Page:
By Jessica Lovell
Michael Ondaatje, Alistair MacLeod, Tanis Rideout, Leon Rooke, Trevor Cole – the list goes on and it is long.
“We almost have too many big authors. It’s going to be a packed Sunday,” says Andrew Simpson, executive director of the Eden Mills Writers’ Festival.
The festival, now in its 24th year, had its humble beginnings in 1989 when then village resident Leon Rooke decided to hold a launch there for his latest novel and invited a few author friends to join him.
Some of those original authors will be a part of the line up on Sunday Sept. 16, but so will many more new and established authors.
The Sunday event in Eden Mills will include a “founders set” featuring Rooke, Ondaatje, and Linda Spalding – three of the festival’s original authors, says Simpson.
This year the event will feature five stages, one more than last year; more than 40 authors, spanning a variety of genres including children’s and young adult; the Publishers Way, full of publisher, artisan and non-profit booths; a food court and licensed patio area, and more.
But Festival Sunday is only one part of the writers’ festival.
Saturday night’s reading, “In Conversation with Jian Ghomeshi,” featuring the CBC radio and TV personality, will also be a big draw.
The event, which takes place at 4 p.m. at the University of Guelph’s Rozanski Hall, is a ticketed event, and though there are about 600 tickets available it is expected to be a sold-out event, says Simpson.
“You won’t be able to get a ticket at the door,” he says.
The event is already about half sold, and because students get in for the half-price rate of $5, once they return to the city it will likely sell out fast, he says.
If a campaign earlier this year to bring a live broadcast of Ghomeshi’s CBC radio program, Q, to Guelph is any indication, “he’s popular in the city,” Simpson says.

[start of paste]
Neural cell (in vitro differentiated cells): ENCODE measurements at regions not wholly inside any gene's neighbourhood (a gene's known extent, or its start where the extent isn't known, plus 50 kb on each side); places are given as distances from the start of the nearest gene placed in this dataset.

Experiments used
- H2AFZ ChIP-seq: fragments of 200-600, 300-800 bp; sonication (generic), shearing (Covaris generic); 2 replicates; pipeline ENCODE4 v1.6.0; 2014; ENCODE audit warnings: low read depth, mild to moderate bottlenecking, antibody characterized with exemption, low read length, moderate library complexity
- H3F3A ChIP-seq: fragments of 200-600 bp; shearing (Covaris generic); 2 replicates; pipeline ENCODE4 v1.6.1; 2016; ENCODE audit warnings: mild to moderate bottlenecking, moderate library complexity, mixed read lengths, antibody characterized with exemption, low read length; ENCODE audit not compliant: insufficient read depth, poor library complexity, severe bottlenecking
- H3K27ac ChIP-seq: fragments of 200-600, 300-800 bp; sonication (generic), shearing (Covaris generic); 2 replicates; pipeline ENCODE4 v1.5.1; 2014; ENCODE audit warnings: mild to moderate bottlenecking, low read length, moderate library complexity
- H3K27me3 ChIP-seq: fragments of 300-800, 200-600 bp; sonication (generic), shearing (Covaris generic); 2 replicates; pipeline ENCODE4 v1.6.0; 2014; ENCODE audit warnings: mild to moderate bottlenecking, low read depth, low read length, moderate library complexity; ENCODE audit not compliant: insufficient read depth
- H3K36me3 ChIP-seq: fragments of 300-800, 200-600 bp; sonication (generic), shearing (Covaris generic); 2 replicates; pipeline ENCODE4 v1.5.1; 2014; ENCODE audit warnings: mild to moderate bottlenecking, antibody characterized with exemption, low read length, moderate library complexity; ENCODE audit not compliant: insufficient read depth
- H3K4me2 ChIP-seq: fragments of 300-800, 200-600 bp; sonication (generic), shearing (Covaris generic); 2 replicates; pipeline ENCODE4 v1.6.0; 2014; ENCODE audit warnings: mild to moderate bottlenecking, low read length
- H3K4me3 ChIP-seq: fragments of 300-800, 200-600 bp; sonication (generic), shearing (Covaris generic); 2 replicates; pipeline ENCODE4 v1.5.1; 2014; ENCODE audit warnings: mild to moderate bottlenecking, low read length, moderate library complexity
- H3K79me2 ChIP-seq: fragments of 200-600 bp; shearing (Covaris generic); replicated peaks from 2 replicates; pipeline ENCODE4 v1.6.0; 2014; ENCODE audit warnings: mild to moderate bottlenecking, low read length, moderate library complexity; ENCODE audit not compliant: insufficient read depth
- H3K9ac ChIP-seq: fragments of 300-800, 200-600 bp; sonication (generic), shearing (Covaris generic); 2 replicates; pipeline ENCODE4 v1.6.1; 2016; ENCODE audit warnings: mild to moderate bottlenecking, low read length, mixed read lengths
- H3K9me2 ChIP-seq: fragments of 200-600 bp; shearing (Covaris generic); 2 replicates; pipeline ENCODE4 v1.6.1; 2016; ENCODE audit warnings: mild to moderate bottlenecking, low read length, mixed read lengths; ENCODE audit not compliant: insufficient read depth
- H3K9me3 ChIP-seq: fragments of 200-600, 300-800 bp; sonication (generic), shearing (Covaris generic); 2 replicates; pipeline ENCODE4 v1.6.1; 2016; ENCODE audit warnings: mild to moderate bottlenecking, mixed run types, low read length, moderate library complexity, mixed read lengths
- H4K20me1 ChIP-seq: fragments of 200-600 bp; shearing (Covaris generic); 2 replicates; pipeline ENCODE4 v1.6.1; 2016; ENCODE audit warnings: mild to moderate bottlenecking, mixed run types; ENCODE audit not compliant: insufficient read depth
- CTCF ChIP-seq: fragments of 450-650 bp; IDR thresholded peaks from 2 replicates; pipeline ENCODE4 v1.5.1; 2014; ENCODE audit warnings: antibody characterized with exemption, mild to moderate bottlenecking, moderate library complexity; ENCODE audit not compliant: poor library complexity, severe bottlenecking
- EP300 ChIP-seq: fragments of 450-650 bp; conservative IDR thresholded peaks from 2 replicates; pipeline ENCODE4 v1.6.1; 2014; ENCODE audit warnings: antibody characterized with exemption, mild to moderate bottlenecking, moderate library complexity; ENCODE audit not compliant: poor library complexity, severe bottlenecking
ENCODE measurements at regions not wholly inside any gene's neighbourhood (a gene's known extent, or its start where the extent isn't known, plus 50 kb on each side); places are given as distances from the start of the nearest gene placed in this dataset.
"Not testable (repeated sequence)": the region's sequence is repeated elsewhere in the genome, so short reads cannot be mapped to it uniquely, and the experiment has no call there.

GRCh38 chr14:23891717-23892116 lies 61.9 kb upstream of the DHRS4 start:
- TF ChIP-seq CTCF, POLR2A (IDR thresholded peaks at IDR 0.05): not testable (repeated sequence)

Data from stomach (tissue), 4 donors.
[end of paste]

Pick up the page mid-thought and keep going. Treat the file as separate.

But this event will be a little different. It’s the advance launch of Ghomeshi’s first book, 1982. He will read from the book and talk about writing it. The talk will be followed by a Q and A and book signing.
“This is the first time that you have the chance to actually buy his book – and have it signed,” says Simpson.Festival goers will also have a chance to meet authors, buy their books and have books signed on Sunday in the village, which tends to be a more relaxed setting than is found at some other readings and writers’ festivals, says Simpson.
“It’s very open and receptive to actually having a conversation with your favourite author,” he says of the event.
Another way it outdoes the other festivals is affordability, he says. Some festivals require people to purchase separate tickets for individual readings, but Eden Mills charges one entry fee, then allows people to see as many or as few of the authors as they like.
“We have it all for $15 for adults, not to mention our surroundings,” says Simpson, adding that “this year for the first time, kids under 14 are free.”
Besides Ghomeshi’s talk, the festival includes a couple of other events, some of which are also ticketed, but people can save by buying a joint pass for the Friday Night Gala and Festival Sunday together.
The gala officially opens the festival and features reading from Cole and Jasmine Aziz, and music by Rubber Brothers.
Officially, the festival runs from Sept. 14 to 17, but it also includes two earlier events at the end of this month to kick things off.
To launch the festival, author Susan Swan will be giving a unique performance reading of “Heroines of the Sexual Gothic” on Aug. 27 at 7 p.m. at The Bookshelf’s eBar.
“It should be pretty interesting,” said Simpson, noting the festival normally does a media launch, but wanted to open the launch to a wider audience this year.
The free reading will include the accompaniment of the Billie Hollies, a group billed as an “all-girl folk noir quartet.”
The next event, also at The Bookshelf, but this time in the cinema, is the 6:30 p.m. Aug. 29 screening of Northwords. The film is a documentary about a literary expedition to Torngat Mountains National Park in northern Labrador. Led by Shelagh Rogers, the trip included five Canadian authors: Joseph Boyden, Alissa York, Noah Richler, Rabindranath Maharaj and Sara Leavitt.
Richler and York will both be on hand for a Q and A following the screening.
The festival also includes two workshops – one on Saturday, which is open to the public with limited spaces available; and another on Monday, which is exclusively for high school students. Tickets for festival events are available at The Bookshelf on Quebec Street, or online at www.ticketpro.ca. People can also buy Sunday tickets at the gate.